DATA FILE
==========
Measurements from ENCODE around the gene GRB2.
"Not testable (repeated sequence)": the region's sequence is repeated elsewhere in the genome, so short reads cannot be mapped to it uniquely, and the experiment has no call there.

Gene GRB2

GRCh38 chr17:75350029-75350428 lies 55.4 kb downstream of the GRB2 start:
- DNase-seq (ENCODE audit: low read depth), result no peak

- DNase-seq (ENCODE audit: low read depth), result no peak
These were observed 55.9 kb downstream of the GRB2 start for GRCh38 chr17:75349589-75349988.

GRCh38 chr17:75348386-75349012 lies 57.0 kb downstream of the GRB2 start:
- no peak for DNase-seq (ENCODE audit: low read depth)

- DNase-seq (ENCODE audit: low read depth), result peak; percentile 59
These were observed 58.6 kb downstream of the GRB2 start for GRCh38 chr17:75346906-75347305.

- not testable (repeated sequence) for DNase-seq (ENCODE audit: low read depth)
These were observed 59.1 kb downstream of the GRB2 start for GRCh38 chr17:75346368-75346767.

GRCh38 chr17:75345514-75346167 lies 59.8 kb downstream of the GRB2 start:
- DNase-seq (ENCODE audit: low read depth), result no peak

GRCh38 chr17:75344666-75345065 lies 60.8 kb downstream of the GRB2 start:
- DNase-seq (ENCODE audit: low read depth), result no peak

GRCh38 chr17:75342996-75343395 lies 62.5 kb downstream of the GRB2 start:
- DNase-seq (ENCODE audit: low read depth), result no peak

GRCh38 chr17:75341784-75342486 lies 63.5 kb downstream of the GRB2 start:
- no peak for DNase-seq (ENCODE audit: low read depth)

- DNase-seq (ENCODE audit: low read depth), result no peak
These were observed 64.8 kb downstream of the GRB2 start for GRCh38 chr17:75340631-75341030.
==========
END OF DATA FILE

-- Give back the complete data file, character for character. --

Measurements from ENCODE around the gene GRB2.
"Not testable (repeated sequence)": the region's sequence is repeated elsewhere in the genome, so short reads cannot be mapped to it uniquely, and the experiment has no call there.

Gene GRB2

GRCh38 chr17:75350029-75350428 lies 55.4 kb downstream of the GRB2 start:
- DNase-seq (ENCODE audit: low read depth), result no peak

- DNase-seq (ENCODE audit: low read depth), result no peak
These were observed 55.9 kb downstream of the GRB2 start for GRCh38 chr17:75349589-75349988.

GRCh38 chr17:75348386-75349012 lies 57.0 kb downstream of the GRB2 start:
- no peak for DNase-seq (ENCODE audit: low read depth)

- DNase-seq (ENCODE audit: low read depth), result peak; percentile 59
These were observed 58.6 kb downstream of the GRB2 start for GRCh38 chr17:75346906-75347305.

- not testable (repeated sequence) for DNase-seq (ENCODE audit: low read depth)
These were observed 59.1 kb downstream of the GRB2 start for GRCh38 chr17:75346368-75346767.

GRCh38 chr17:75345514-75346167 lies 59.8 kb downstream of the GRB2 start:
- DNase-seq (ENCODE audit: low read depth), result no peak

GRCh38 chr17:75344666-75345065 lies 60.8 kb downstream of the GRB2 start:
- DNase-seq (ENCODE audit: low read depth), result no peak

GRCh38 chr17:75342996-75343395 lies 62.5 kb downstream of the GRB2 start:
- DNase-seq (ENCODE audit: low read depth), result no peak

GRCh38 chr17:75341784-75342486 lies 63.5 kb downstream of the GRB2 start:
- no peak for DNase-seq (ENCODE audit: low read depth)

- DNase-seq (ENCODE audit: low read depth), result no peak
These were observed 64.8 kb downstream of the GRB2 start for GRCh38 chr17:75340631-75341030.